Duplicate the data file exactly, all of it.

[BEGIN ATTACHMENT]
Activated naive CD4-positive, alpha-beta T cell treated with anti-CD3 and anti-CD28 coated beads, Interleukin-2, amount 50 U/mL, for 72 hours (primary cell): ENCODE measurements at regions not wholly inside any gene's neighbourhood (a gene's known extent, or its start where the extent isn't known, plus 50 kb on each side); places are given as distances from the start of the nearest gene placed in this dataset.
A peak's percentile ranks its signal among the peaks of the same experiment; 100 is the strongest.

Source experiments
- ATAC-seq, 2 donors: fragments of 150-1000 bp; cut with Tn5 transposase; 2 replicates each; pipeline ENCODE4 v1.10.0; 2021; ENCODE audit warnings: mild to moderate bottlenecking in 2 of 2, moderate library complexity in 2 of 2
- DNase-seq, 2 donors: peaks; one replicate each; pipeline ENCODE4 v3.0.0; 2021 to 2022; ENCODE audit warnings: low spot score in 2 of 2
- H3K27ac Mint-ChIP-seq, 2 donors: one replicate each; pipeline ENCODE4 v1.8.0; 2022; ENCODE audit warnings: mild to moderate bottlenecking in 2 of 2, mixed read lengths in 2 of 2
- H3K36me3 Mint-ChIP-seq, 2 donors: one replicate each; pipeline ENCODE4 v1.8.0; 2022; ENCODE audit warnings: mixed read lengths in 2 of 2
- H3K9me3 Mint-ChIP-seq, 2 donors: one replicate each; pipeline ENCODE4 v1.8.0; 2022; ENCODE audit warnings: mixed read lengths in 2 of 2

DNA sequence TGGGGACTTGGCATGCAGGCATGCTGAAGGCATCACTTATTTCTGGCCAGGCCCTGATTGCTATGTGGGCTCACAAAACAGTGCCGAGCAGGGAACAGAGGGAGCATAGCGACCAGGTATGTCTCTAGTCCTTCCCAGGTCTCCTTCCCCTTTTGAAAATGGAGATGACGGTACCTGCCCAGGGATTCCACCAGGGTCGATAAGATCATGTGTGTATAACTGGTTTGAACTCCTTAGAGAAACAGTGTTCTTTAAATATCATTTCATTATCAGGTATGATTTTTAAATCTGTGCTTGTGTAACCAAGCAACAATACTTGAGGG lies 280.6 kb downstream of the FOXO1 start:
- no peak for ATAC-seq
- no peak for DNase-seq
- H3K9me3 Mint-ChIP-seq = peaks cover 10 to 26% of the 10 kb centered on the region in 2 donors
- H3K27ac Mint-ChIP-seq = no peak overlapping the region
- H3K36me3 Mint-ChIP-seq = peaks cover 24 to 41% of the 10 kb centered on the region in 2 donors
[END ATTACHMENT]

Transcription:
Activated naive CD4-positive, alpha-beta T cell treated with anti-CD3 and anti-CD28 coated beads, Interleukin-2, amount 50 U/mL, for 72 hours (primary cell): ENCODE measurements at regions not wholly inside any gene's neighbourhood (a gene's known extent, or its start where the extent isn't known, plus 50 kb on each side); places are given as distances from the start of the nearest gene placed in this dataset.
A peak's percentile ranks its signal among the peaks of the same experiment; 100 is the strongest.

Source experiments
- ATAC-seq, 2 donors: fragments of 150-1000 bp; cut with Tn5 transposase; 2 replicates each; pipeline ENCODE4 v1.10.0; 2021; ENCODE audit warnings: mild to moderate bottlenecking in 2 of 2, moderate library complexity in 2 of 2
- DNase-seq, 2 donors: peaks; one replicate each; pipeline ENCODE4 v3.0.0; 2021 to 2022; ENCODE audit warnings: low spot score in 2 of 2
- H3K27ac Mint-ChIP-seq, 2 donors: one replicate each; pipeline ENCODE4 v1.8.0; 2022; ENCODE audit warnings: mild to moderate bottlenecking in 2 of 2, mixed read lengths in 2 of 2
- H3K36me3 Mint-ChIP-seq, 2 donors: one replicate each; pipeline ENCODE4 v1.8.0; 2022; ENCODE audit warnings: mixed read lengths in 2 of 2
- H3K9me3 Mint-ChIP-seq, 2 donors: one replicate each; pipeline ENCODE4 v1.8.0; 2022; ENCODE audit warnings: mixed read lengths in 2 of 2

DNA sequence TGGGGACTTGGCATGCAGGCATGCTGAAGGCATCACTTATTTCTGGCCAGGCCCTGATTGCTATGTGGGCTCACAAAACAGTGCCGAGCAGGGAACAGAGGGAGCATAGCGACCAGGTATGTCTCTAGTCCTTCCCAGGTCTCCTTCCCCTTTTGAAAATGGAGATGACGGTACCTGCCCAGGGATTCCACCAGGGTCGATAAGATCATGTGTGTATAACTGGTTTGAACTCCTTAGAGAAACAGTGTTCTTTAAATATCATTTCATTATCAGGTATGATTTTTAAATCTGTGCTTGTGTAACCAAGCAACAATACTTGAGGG lies 280.6 kb downstream of the FOXO1 start:
- no peak for ATAC-seq
- no peak for DNase-seq
- H3K9me3 Mint-ChIP-seq = peaks cover 10 to 26% of the 10 kb centered on the region in 2 donors
- H3K27ac Mint-ChIP-seq = no peak overlapping the region
- H3K36me3 Mint-ChIP-seq = peaks cover 24 to 41% of the 10 kb centered on the region in 2 donors